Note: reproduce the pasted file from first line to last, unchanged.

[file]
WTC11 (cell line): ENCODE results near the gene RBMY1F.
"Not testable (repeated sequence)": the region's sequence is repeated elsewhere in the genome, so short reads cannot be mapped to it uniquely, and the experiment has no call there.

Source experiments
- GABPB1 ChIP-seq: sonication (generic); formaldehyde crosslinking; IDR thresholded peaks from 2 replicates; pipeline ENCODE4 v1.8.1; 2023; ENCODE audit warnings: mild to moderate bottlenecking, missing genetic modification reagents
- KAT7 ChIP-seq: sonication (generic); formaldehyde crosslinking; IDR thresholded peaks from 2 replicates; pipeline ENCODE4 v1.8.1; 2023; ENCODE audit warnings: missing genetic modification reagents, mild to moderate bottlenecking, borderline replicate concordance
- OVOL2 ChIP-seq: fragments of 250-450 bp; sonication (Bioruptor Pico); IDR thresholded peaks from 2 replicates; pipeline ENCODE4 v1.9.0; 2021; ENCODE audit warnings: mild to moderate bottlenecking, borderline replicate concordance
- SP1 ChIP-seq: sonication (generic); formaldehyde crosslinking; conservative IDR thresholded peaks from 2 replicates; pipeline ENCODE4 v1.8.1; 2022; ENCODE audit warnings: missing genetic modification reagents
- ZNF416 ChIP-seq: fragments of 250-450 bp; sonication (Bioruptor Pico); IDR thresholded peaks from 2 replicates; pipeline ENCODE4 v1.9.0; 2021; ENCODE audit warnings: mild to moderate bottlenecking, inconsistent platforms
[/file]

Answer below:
WTC11 (cell line): ENCODE results near the gene RBMY1F.
"Not testable (repeated sequence)": the region's sequence is repeated elsewhere in the genome, so short reads cannot be mapped to it uniquely, and the experiment has no call there.

Source experiments
- GABPB1 ChIP-seq: sonication (generic); formaldehyde crosslinking; IDR thresholded peaks from 2 replicates; pipeline ENCODE4 v1.8.1; 2023; ENCODE audit warnings: mild to moderate bottlenecking, missing genetic modification reagents
- KAT7 ChIP-seq: sonication (generic); formaldehyde crosslinking; IDR thresholded peaks from 2 replicates; pipeline ENCODE4 v1.8.1; 2023; ENCODE audit warnings: missing genetic modification reagents, mild to moderate bottlenecking, borderline replicate concordance
- OVOL2 ChIP-seq: fragments of 250-450 bp; sonication (Bioruptor Pico); IDR thresholded peaks from 2 replicates; pipeline ENCODE4 v1.9.0; 2021; ENCODE audit warnings: mild to moderate bottlenecking, borderline replicate concordance
- SP1 ChIP-seq: sonication (generic); formaldehyde crosslinking; conservative IDR thresholded peaks from 2 replicates; pipeline ENCODE4 v1.8.1; 2022; ENCODE audit warnings: missing genetic modification reagents
- ZNF416 ChIP-seq: fragments of 250-450 bp; sonication (Bioruptor Pico); IDR thresholded peaks from 2 replicates; pipeline ENCODE4 v1.9.0; 2021; ENCODE audit warnings: mild to moderate bottlenecking, inconsistent platforms